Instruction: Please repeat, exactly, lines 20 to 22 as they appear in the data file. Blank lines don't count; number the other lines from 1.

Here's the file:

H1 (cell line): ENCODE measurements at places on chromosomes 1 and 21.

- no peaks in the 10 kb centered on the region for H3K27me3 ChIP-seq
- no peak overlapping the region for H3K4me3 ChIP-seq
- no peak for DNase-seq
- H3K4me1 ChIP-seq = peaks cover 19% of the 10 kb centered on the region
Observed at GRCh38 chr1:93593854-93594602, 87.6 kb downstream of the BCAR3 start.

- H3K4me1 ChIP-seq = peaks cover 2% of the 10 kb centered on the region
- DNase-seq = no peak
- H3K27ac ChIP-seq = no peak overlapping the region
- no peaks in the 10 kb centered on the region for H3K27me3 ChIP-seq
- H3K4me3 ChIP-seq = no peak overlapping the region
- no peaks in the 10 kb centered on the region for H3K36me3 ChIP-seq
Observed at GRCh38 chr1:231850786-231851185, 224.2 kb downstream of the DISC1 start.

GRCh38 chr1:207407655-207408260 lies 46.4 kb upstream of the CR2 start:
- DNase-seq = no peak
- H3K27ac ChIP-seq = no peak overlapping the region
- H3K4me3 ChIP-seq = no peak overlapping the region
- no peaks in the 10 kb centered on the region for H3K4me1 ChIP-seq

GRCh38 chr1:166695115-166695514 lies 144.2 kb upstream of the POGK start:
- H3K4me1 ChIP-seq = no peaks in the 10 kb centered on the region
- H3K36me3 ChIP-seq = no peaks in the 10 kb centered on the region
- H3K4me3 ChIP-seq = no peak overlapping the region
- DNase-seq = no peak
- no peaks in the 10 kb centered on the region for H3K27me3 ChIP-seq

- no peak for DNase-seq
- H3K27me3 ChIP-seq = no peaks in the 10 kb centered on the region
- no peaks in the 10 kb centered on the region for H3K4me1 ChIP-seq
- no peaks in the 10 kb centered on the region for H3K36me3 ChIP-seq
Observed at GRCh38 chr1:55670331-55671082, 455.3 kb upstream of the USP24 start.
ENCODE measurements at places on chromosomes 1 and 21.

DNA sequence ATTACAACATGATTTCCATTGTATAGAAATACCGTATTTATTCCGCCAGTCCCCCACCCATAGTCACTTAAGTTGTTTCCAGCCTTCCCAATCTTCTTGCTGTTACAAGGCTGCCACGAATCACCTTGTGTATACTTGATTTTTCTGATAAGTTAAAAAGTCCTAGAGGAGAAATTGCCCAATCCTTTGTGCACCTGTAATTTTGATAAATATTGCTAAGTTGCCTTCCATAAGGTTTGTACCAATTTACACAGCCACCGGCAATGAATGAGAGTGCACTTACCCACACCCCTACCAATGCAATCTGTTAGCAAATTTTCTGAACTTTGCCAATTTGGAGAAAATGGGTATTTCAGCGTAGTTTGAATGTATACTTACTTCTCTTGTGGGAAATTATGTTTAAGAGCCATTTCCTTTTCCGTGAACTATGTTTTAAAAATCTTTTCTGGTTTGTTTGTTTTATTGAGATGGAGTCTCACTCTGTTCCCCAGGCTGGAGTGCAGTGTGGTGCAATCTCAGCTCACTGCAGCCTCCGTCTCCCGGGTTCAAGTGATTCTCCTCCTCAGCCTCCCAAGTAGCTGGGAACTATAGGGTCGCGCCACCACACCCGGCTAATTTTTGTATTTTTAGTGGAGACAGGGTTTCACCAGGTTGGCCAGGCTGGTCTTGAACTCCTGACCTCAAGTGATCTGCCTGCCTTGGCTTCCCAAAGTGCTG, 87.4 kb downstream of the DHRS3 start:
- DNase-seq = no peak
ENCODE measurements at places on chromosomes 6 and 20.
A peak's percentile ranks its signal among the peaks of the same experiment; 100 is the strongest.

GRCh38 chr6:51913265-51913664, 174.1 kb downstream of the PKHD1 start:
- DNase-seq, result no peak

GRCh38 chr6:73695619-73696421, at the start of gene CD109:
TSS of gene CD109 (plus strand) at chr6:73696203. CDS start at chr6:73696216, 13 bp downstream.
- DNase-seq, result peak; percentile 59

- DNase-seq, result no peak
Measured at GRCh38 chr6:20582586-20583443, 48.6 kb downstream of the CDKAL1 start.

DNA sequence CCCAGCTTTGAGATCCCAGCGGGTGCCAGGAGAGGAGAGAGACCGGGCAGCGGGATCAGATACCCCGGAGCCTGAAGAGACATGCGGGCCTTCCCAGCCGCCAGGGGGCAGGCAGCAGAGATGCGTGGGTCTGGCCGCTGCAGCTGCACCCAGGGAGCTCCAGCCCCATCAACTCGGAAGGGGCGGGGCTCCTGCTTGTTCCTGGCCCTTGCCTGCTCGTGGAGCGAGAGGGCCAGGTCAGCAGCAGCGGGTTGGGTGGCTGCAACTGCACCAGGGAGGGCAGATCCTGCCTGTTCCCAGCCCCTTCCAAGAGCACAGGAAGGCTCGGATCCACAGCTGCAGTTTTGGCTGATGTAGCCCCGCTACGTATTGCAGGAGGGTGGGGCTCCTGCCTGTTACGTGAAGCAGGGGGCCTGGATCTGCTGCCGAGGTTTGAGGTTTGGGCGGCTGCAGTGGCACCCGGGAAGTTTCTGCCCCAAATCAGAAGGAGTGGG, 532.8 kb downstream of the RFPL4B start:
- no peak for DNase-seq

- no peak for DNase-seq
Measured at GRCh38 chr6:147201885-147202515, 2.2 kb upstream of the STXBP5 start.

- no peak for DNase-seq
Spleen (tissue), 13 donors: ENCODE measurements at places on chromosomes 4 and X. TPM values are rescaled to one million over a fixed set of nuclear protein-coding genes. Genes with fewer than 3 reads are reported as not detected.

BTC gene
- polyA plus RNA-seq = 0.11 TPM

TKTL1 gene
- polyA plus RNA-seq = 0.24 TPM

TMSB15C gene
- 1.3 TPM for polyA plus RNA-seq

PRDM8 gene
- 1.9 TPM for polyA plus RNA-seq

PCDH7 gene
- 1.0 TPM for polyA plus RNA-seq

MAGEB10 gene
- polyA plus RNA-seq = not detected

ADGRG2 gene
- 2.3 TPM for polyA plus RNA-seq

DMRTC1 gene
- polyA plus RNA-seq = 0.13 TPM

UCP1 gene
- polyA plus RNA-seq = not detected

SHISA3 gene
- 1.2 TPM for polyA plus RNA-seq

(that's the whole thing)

- H3K4me1 ChIP-seq = no peaks in the 10 kb centered on the region
- H3K36me3 ChIP-seq = no peaks in the 10 kb centered on the region
- H3K4me3 ChIP-seq = no peak overlapping the region